Although the Tanach (Old Covenant) clearly states that God, the Father, is the Creator, [biblegateway passage=”Psalm 33:6″ display=”Psalm 33:6″] helps us reconcile the roles of Father and Son in creation. “By the word of the Lord the heavens were made, and all the host of them by the breath of His mouth.” God the Father created everything through His Word, later manifested in the flesh as Messiah Yeshua ([biblegateway passage=”John 1:14″ display=”John 1:14″]). The breath of God’s mouth present at creation was the ruach (Hebrew for “breath” or “spirit”). We see the presence of God’s Spirit in Creation as well as His Word.
“And the Word became flesh…”
“And the Word became flesh and dwelt among us, and we beheld His glory, the glory as of the only begotten of the Father, full of grace and truth.“
This is the INCARNATION – to be made flesh, to take on “carne” (meat, flesh). God chose to have His Word become flesh by sending that Word, Yeshua, to earth in the form of an infant. The infant had to be a Jewish infant because according to the plan of God since the beginning, salvation is “of the Jews.” God had promised a deliverer to His chosen people. His salvation would eventually be made available to all nations of the earth. His name Yeshua (literally “salvation”) given by an angelic messenger, indicated what Messiah would be and do on earth. Yeshua’s birth had to be a virgin birth because the salvation of the world could not be accomplished by a mere man. Only God Himself could provide eternal atonement for sin, so He arranged for the Ruach Ha Kodesh (Holy Spirit) to come upon a Jewish maiden (virgin) named Miriam. Thus God, working by His Spirit, became the Father of the humanity of Yeshua. The baby conceived in Miriam’s womb was holy, sinless, the Son of God, the Word made flesh.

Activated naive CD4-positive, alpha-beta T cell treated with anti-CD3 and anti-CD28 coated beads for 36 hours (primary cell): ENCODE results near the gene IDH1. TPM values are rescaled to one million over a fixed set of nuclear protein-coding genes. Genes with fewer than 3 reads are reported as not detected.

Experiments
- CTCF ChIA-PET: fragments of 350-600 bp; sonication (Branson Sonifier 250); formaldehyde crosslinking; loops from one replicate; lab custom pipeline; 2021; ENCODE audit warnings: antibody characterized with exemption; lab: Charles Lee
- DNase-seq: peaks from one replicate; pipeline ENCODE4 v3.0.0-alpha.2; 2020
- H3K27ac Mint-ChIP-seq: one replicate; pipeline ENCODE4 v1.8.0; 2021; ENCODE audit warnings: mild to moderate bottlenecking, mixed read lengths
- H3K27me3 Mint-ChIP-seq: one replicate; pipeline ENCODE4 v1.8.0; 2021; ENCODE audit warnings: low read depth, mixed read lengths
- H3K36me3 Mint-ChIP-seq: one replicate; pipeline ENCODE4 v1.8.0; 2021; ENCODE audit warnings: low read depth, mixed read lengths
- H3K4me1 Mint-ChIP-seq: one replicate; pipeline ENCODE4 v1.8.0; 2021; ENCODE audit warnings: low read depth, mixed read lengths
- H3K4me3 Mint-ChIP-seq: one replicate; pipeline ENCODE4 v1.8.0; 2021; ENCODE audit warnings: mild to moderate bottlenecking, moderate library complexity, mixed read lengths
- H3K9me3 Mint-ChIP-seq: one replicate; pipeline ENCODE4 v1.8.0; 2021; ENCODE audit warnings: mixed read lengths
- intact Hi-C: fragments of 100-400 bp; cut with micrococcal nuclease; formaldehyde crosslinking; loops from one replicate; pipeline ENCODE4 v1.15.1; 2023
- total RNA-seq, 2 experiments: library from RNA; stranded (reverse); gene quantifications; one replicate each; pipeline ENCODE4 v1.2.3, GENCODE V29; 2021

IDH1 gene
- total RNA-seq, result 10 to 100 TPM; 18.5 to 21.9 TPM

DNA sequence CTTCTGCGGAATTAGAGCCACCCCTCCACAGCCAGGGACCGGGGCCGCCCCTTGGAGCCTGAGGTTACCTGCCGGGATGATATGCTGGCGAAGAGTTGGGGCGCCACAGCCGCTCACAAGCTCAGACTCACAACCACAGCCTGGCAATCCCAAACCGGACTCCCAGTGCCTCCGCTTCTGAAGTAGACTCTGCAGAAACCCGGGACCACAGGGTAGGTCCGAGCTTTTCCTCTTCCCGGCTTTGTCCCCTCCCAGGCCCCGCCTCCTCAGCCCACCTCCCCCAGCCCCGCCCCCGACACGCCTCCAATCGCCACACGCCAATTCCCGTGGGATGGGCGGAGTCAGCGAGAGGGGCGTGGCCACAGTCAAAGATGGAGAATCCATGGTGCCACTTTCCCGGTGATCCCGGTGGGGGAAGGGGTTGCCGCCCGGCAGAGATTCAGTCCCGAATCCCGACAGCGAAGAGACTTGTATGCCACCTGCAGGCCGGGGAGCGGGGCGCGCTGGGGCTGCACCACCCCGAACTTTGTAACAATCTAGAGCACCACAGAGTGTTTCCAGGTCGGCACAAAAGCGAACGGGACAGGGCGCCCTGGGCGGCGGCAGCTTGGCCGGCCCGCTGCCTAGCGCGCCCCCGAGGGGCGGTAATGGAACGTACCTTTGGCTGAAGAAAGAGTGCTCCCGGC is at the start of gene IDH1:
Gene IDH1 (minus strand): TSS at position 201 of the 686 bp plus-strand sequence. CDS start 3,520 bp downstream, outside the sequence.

Do you find the idea of the virgin birth hard to believe? Consider the creation of the first man, Adam. God created him from dust. The dirt wasn’t even alive. Then there is Eve. She was created from the rib of a man. If God could create a woman from the rib of a man, why couldn’t he create a man from the womb of a virgin? The God of Israel also had said through the prophet Isaiah that He was going to perform this particular miracle. 700 years before Yeshua was born, Isaiah prophesied: “Behold, a virgin shall conceive, and bear a son, and shall call his name Immanuel (God with us).” ([biblegateway passage=”Isaiah 7:14″ display=”Isaiah 7:14″])
Even the first passage in the Torah which speaks of redemption mentions a Messiah who would not be born in the normal way from a man’s seed. Instead, He would be the “seed of a woman” who would mortally wound the head of the serpent ([biblegateway passage=”Genesis 3:15″ display=”Genesis 3:15″]). Yeshua was not born physically from Joseph. For this reason, his origin is identified with Mary.
Yeshua as the Word
John, the apostle closest to the heart of Yeshua, referred to Him in all his writings as “the Word” (davar). John describes his relationship with the Word that became flesh like this: “That which was from the beginning, which we have heard, which we have seen with our eyes, (our emphasis) which we have looked upon, and our hands have handled concerning the Word of life–” ([biblegateway passage=”1 John 1:1″ display=”1 John 1:1″])
John and the other talmidim (disciples) were eyewitnesses of Yeshua’s majesty ([biblegateway passage=”2 Peter 1:16″ display=”2 Peter 1:16″]). They had fellowship with the Father and with His Son, the Word, Yeshua Ha Mashiach.